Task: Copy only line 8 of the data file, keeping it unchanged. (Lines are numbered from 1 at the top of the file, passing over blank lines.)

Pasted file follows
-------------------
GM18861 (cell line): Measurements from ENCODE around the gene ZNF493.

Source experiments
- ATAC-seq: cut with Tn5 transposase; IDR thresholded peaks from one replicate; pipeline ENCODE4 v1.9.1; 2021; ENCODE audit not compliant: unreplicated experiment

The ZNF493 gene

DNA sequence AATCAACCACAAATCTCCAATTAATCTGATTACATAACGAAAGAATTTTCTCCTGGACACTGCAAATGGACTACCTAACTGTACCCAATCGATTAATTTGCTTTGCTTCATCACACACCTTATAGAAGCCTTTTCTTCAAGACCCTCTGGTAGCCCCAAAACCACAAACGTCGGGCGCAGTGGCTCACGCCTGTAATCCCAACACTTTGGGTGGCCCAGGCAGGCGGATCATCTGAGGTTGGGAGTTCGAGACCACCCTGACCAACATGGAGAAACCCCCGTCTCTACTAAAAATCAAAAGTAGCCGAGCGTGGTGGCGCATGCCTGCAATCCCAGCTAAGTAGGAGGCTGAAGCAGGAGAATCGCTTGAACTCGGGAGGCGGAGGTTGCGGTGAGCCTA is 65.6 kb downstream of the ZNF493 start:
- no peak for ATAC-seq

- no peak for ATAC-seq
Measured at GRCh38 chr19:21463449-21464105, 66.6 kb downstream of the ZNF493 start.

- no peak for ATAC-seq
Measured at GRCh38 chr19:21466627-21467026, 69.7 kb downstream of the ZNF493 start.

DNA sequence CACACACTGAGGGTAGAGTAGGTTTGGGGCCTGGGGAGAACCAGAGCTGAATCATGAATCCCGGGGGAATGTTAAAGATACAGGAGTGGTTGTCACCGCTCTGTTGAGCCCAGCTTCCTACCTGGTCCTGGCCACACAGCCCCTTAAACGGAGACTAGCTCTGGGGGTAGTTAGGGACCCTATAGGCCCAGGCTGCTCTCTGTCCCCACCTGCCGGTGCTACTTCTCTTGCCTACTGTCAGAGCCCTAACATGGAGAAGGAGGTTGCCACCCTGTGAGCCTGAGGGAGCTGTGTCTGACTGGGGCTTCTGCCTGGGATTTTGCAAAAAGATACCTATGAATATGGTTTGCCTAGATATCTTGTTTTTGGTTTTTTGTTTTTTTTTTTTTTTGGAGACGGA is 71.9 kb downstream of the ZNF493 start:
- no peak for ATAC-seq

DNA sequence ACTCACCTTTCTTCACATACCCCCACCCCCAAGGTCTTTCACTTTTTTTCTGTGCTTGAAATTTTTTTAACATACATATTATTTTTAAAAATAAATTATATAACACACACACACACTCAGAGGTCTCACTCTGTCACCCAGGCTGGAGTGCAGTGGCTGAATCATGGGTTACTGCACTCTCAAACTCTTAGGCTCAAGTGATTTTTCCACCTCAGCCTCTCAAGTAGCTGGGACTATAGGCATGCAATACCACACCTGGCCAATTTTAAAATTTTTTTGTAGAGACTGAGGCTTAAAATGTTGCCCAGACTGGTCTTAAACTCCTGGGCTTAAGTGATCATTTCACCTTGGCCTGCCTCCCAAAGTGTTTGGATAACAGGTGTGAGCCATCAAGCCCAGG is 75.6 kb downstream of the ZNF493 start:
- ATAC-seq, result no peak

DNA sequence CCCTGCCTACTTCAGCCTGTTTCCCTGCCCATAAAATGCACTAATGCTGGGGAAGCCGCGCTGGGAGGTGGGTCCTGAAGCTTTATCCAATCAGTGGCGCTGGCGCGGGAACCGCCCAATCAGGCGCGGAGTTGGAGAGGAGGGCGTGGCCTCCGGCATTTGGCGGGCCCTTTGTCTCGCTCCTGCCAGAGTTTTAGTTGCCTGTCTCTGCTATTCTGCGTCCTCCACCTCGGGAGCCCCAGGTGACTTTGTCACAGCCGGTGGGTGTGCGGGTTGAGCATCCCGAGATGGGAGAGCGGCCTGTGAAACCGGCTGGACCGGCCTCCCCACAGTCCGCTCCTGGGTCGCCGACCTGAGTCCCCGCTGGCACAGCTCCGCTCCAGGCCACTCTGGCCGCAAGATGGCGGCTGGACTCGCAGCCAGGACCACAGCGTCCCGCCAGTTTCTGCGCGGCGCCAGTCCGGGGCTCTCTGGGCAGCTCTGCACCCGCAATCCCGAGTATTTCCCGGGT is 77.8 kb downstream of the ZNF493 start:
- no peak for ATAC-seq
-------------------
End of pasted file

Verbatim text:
Measured at GRCh38 chr19:21463449-21464105, 66.6 kb downstream of the ZNF493 start.